SCRIVEN JOHN, (d.c.1435), of Shrewsbury, Longnor and Frodesley, Salop.

Published in The History of Parliament: the House of Commons 1386-1421, ed. J.S. Roskell, L. Clark, C. Rawcliffe., 1993
Available from Boydell and Brewer



Family and Education

s. and h. of Reynold Scriven of Shrewsbury. m. bef. 1392, Joan da. and h. of John Hunald of Frodesley,1 1s.

Offices Held

Assessor, Shrewsbury Sept. 1392-3, 1400-1; bailiff 1402-3, 1406-7.2

Tax collector, Salop Nov. 1416.


There can be little doubt that Scriven’s father, bailiff of Shrewsbury in 1371-2 and 1395-6, was well-to-do, for it was once reported that more than £200 had been stolen from a chest belonging to him. And when, in 1380, a royal commission was set up to investigate reports that elections to local offices had been illegally made by the ‘less sufficient’ burgesses, another article, providing for an inquiry into the allegation that te new bailiffs so chosen had assaulted and imprisoned Reynold Scriven, described him as one of their betters. Otherwise, however, the report, at least in saying that, as a result, Scriven’s three sons had died of grief, undoubtedly exaggerated: for when, in March 1389, complaint was made that several Shrewsbury men had broken into the earl of Arundel’s park at Shrawardine, hunted and fished there and assaulted his servants, Reynold’s son, John, was listed among them. Later that year, William Longnorle alleged that after he had impleaded Reynold before the Shrewsbury bailiffs for trespass and was stating his case in the courtroom, the accused and his son had so violently attacked him that he lost his sight. Neither appears to have been penalized for his actions. Reynold died some time between 1398 and July 1401, whereupon John, the executor of his will, inherited his property in Shrewsbury. By the time of his one and only return to Parliament he had also acquired, by marriage, the manor of Frodesley (eight miles away) and evidently the advowson as well, for in 1406 he presented another Reynold Scriven, probably a younger brother, to the living.3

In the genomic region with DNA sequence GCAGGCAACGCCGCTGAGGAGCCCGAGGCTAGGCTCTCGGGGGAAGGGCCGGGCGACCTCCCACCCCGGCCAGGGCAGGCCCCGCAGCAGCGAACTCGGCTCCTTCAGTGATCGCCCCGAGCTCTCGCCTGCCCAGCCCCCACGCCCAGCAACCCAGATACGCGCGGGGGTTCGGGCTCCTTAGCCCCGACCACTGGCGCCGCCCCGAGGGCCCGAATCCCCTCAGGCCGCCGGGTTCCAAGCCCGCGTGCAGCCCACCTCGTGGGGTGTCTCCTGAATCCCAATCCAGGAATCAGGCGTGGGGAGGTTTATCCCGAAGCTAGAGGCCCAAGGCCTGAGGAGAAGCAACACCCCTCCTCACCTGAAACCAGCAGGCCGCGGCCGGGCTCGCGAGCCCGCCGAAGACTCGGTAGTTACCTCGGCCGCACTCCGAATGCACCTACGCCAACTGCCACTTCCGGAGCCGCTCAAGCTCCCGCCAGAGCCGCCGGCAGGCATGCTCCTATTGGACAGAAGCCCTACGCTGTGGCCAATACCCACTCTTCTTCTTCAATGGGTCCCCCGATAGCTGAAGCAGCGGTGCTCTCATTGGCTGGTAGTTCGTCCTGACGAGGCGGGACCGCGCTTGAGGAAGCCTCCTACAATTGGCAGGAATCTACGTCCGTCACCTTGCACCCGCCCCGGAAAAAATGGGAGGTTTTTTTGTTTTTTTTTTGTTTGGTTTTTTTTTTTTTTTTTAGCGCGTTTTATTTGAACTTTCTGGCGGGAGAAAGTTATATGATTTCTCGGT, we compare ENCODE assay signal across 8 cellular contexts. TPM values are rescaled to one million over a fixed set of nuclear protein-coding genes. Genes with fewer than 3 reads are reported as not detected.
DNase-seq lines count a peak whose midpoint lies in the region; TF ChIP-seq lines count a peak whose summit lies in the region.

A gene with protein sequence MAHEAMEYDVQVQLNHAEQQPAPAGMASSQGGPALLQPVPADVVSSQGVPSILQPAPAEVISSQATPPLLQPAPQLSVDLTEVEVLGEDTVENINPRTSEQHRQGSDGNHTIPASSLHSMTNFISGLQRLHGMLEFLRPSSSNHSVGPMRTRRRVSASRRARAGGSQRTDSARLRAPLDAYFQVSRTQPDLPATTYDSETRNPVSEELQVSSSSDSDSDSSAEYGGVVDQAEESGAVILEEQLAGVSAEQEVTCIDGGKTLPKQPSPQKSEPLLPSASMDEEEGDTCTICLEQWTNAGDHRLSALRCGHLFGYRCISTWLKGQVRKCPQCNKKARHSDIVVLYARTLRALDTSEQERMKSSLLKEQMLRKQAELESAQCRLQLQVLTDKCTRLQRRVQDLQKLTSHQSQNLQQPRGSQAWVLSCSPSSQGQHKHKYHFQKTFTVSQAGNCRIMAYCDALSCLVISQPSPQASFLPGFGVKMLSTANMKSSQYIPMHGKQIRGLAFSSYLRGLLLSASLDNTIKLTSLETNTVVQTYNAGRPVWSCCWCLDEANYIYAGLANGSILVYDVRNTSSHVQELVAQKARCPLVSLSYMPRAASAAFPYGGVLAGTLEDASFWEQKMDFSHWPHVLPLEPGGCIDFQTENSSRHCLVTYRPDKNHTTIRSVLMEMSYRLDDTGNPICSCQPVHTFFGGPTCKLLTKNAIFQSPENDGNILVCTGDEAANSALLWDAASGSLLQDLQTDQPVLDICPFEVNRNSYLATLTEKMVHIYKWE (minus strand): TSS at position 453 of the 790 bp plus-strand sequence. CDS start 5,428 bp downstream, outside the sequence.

Scriven’s election to the Gloucester Parliament of 1407 followed immediately after his second term as bailiff. He and his fellow Member, Thomas Pride, were paid £4 for their expenses, 1s. each per day for 21 days, and another £2 13s.4d. for going ‘versus Regem pro pardonacione subsidii habenda’; while Scriven alone received 20s. more for obtaining various letters under the privy seal regarding Shrewsbury’s fee farm. In April 1408 at Shrewsbury he was a juror at the royal inquiry held before one of the barons of the Exchequer concerning the extent of the damage done to villages in the vicinity after Welsh rebels had set them on fire; and on three later occasions, in 1409, 1410 and 1412, he performed a similar function at the sessions of the peace held in Shrewsbury and Bridgnorth. In an indictment presented to the j.p.s in August 1411 it was alleged that certain shoemakers had sold him shoes at prices exceeding the statutory limit.4

At the assizes held at Bridgnorth in 1410 Scriven had been accused of disseising Nicholas Gerard* of a messuage and two shops in Shrewsbury; but his title to other premises proved sound. In 1413 he was in possession of a building near St. Julian’s church, and in the following year he leased from John Perle II* still more property in the town and in the suburbs of Abbey Foregate and Coleham. By 1431, when he was described as a ‘gentleman’, his holdings in Shrewsbury were said to be worth £6 1s.4d. annually, his manor of Marton (which had one belonged to his father-in-law) £2 p.a., and that of Frodesley £4 13s.4d a year.5 It was his son John, junior, who in 1422 had attended the elections for the knights of the shire at Shrewsbury castle, but in 1429 both father and son were present, and the John Scriven who took part in the election of 1433 and was included in the following year among the Shropshire gentry required to take the oath not to maintain breakers of the peace, was probably the former. He died, however, before 1437 when the manor court at Frodesley was held in the presence of his widow.6

Ref Volumes: 1386-1421

Author: L. S. Woodger


Variants: Scrivein, Scryveyn, Skryven.

  • 1. Trans. Salop Arch. Soc. (ser. 4), xii, 159; lii. 196-203; liv. 79-80; VCH Salop, viii. 81-82; Bodl. Blakeway ms 24, f. 30. The pedigree in Vis. Salop (Harl. Soc. xxix), 434, is erroneous.
  • 2. Trans. Salop Arch. Soc. (ser. 1), iii. 241-2; Shrewsbury Guildhall, box II, 67, 67, ff. 10, 11.
  • 3. Trans. Salop Arch. Soc. (ser. 1), iii. 241; (ser. 3), v. 40; CPR, 1377-81, p. 579; 1385-9, p. 331; 1388-92, pp. 56, 211; Shrewsbury Guildhall, box II, 67, f. 47d; VCH Salop, viii. 81-82.
  • 4. Shrewsbury Guildhall, box VIII, 355; E179/166/48; Salop Peace Roll ed. Kimball, 33, 88, 89, 96, 101, 104.
  • 5. JUST 1/751 m. 2d; Trans. Salop Arch. Soc. liv. 74; Shrewsbury Lib. deed 186; CFR, xiv. 172; Feudal Aids, iv. 256-7, 260, 262, 264.
  • 6. C219/13/1, 14/1, 4; CPR, 1429-36, p. 408; Add. 54389, ff. 2, 3; Shrewsbury Lib. deed 121.